The way your insurance company puts a value on your personal injury may seem reasonable at first, and in some cases, it may provide a 100 percent accurate picture. In the long term, however, many injured people who accepted early settlement offers realize that the value was merely a starting point, and they deserved higher amounts of compensation.
So, what do insurance companies do to arrive at a valuation?
Follow a formula
Insurance adjusters tend to follow formulas that take into account your medical bills and related expenses, any permanent disabilities from the accident, your lost income and your property damage. You may be surprised to learn that some companies also account for factors such as loss of socialization and emotional damages. For particularly serious injuries, the adjuster might multiply damages such as pain and suffering by up to 10 times. For more minor cases, it might be multiplied by 1.5 or 2.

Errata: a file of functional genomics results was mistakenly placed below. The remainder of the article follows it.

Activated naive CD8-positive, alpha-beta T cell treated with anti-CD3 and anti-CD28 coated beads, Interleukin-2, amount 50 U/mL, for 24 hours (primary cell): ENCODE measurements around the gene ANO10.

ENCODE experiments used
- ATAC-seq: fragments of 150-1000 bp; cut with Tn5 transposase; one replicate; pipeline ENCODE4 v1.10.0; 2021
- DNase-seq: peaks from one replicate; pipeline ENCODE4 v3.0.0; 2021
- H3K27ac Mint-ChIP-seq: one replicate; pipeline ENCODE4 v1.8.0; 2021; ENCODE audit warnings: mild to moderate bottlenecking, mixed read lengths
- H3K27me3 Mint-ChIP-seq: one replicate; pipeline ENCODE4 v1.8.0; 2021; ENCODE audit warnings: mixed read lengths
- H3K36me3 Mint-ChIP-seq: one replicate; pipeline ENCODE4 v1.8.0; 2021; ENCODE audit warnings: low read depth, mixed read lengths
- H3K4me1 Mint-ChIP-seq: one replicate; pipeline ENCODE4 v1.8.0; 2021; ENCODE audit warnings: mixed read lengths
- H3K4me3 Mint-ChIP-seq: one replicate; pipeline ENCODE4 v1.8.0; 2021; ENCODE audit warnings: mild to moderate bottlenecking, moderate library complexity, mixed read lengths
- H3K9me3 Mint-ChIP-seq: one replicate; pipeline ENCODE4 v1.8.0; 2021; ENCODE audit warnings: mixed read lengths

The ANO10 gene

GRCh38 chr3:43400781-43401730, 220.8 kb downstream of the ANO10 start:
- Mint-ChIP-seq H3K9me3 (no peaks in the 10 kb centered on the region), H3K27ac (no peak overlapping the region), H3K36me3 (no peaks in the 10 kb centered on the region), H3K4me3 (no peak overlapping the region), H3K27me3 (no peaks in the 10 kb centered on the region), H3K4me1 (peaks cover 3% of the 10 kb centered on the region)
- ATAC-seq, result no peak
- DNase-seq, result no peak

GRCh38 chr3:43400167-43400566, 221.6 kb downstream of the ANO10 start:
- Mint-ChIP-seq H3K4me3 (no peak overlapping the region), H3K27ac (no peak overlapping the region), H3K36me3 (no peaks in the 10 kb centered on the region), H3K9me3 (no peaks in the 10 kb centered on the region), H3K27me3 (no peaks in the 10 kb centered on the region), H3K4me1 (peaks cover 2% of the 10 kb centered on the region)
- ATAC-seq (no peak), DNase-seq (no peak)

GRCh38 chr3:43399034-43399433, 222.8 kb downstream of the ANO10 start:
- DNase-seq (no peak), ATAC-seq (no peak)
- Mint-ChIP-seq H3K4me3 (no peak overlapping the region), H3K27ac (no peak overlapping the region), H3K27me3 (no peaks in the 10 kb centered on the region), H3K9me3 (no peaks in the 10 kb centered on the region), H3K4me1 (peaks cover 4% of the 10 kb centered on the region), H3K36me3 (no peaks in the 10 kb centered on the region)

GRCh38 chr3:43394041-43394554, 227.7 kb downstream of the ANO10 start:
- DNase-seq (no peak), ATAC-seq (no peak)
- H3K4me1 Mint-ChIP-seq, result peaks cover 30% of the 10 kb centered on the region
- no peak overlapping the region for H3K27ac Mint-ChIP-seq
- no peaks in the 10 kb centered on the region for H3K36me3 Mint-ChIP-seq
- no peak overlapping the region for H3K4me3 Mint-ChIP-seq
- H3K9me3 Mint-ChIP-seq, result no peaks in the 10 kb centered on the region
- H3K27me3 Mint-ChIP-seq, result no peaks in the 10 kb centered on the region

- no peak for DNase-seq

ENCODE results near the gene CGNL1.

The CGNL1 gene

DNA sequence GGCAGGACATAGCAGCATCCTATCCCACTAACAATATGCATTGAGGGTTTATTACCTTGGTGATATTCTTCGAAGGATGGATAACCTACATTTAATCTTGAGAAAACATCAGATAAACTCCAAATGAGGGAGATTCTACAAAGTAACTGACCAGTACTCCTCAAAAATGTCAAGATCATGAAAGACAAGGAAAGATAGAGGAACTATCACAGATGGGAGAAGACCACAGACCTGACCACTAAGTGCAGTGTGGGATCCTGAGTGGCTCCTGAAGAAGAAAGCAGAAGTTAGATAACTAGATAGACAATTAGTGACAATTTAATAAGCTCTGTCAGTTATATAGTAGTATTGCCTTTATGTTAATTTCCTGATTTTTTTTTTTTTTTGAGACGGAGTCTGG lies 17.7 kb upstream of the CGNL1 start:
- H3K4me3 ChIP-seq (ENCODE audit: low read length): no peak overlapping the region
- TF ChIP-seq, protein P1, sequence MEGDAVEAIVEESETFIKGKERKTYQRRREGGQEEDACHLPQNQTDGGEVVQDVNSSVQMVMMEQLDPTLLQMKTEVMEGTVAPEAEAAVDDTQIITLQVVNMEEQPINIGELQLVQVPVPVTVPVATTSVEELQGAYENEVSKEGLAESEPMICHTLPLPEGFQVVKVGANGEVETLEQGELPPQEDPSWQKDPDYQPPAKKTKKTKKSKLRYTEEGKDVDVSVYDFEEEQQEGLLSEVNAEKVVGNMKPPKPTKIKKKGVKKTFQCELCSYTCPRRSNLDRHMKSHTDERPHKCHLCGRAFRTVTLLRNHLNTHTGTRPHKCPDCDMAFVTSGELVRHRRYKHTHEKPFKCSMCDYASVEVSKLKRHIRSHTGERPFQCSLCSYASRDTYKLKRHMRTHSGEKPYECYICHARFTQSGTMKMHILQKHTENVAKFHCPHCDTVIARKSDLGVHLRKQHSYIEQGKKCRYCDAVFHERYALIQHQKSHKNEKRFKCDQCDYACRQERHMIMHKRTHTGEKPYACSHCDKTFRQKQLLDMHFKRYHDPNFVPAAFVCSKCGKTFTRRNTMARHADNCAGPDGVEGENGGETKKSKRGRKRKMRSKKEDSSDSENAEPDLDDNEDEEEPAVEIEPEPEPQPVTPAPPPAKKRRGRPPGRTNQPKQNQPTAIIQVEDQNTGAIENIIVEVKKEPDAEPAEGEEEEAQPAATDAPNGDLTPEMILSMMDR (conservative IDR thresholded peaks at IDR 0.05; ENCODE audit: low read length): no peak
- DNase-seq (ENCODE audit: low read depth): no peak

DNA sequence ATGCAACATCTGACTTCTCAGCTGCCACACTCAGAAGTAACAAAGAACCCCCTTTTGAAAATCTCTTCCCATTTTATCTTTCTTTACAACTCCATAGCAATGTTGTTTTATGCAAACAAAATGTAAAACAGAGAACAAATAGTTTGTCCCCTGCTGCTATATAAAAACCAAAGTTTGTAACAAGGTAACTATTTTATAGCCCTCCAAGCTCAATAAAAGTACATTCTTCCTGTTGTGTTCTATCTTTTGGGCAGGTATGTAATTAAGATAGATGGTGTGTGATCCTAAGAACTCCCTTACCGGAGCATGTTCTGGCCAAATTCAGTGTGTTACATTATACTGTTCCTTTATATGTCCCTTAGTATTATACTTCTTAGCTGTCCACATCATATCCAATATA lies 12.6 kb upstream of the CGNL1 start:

Make the offer
Once the insurance company has the amount determined by following the formula, it makes you an offer. However, the company has no financial incentive to go past that amount. To some people, the initial offer may seem fair and good, but the big picture often tells a different story.
One key is that the insurance company usually works quickly. Adjusters want to do this before the full extent of injuries becomes clear. They want have the offers accepted and out of the way before injured people realize the many ways in which an injury impacts them emotionally and physically in both the short term and long term.
The value an insurance company puts on your personal injury claim is likely not a full valuation of how the injury has affected you and will continue to affect you. This value, however, can provide a useful starting point to begin negotiations for what you perceive is a fairer amount. It is also true that a formula may not provide a lot of leeway for your circumstances.